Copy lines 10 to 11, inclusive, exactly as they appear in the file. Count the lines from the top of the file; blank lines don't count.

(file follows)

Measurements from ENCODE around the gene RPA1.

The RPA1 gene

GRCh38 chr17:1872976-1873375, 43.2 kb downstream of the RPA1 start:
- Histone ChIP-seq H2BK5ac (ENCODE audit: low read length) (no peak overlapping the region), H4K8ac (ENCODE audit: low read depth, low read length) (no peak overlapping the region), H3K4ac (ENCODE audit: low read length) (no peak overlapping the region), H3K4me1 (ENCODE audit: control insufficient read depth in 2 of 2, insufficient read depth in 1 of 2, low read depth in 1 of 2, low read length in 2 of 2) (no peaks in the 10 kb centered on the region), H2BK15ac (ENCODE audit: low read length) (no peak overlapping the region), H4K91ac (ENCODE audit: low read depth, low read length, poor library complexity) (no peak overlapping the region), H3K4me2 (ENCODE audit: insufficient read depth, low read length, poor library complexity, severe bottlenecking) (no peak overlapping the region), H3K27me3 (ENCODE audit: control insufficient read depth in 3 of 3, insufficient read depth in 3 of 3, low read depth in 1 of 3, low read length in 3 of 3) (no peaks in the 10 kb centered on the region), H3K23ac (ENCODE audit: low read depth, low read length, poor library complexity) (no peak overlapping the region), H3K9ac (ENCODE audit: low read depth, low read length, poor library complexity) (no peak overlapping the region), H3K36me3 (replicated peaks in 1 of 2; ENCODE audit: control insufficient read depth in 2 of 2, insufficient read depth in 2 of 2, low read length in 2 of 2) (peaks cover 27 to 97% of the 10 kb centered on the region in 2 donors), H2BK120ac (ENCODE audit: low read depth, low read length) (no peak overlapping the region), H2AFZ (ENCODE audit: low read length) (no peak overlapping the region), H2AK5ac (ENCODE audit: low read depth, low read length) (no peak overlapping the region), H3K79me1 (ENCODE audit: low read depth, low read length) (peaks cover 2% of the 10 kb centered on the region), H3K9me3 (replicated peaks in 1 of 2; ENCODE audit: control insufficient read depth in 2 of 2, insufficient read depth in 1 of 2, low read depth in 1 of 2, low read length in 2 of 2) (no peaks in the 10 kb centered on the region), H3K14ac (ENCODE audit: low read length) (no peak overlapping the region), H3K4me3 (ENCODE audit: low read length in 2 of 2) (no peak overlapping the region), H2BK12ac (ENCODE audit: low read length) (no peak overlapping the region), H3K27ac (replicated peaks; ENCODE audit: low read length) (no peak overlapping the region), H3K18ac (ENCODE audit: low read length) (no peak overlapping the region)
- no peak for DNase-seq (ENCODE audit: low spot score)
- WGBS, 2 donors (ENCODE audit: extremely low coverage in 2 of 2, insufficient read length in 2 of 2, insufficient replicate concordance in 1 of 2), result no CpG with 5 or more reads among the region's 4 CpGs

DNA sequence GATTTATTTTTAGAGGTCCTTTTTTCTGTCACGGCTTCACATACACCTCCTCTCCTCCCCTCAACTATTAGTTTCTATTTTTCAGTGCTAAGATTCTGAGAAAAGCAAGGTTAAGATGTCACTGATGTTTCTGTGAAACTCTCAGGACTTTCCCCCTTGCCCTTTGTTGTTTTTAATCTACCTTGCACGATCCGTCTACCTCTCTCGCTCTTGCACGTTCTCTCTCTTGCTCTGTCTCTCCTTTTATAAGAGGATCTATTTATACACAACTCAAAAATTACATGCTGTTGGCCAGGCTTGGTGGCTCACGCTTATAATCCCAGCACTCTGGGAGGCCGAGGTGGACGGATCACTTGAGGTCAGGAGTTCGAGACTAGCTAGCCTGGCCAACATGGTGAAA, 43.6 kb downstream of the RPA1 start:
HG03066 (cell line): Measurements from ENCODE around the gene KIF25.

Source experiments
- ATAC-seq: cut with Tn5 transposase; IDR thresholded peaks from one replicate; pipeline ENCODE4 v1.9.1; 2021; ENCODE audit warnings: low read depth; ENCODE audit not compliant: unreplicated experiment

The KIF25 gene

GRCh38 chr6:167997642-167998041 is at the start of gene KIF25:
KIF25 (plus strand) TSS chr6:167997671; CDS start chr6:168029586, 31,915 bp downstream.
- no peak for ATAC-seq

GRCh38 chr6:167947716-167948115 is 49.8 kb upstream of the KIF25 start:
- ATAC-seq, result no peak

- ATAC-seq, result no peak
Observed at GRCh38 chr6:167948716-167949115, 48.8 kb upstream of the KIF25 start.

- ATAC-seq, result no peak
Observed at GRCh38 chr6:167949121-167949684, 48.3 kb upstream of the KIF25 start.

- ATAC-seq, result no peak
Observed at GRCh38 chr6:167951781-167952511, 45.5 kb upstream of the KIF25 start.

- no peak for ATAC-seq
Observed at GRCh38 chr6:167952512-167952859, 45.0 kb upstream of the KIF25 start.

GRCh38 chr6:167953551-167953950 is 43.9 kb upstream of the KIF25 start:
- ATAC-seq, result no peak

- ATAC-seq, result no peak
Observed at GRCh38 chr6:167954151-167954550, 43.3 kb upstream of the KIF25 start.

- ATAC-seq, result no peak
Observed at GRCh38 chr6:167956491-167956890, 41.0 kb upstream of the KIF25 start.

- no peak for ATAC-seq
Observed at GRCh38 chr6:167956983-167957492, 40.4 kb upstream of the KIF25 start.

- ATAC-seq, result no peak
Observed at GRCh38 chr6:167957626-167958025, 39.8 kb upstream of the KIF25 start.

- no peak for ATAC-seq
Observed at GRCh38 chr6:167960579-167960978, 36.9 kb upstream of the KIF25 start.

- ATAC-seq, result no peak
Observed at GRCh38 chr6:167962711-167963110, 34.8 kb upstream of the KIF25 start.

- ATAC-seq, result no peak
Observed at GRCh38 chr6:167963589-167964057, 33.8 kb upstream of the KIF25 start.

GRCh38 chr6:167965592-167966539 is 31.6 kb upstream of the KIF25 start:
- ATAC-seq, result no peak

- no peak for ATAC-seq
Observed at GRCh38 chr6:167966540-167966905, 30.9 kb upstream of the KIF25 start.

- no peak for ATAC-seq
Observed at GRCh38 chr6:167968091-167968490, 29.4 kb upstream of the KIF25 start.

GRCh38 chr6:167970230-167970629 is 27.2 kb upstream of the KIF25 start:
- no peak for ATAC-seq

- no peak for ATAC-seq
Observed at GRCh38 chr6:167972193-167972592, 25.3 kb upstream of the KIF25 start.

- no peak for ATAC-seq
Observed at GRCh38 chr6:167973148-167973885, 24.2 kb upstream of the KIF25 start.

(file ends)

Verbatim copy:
- ATAC-seq: cut with Tn5 transposase; IDR thresholded peaks from one replicate; pipeline ENCODE4 v1.9.1; 2021; ENCODE audit warnings: low read depth; ENCODE audit not compliant: unreplicated experiment

The KIF25 gene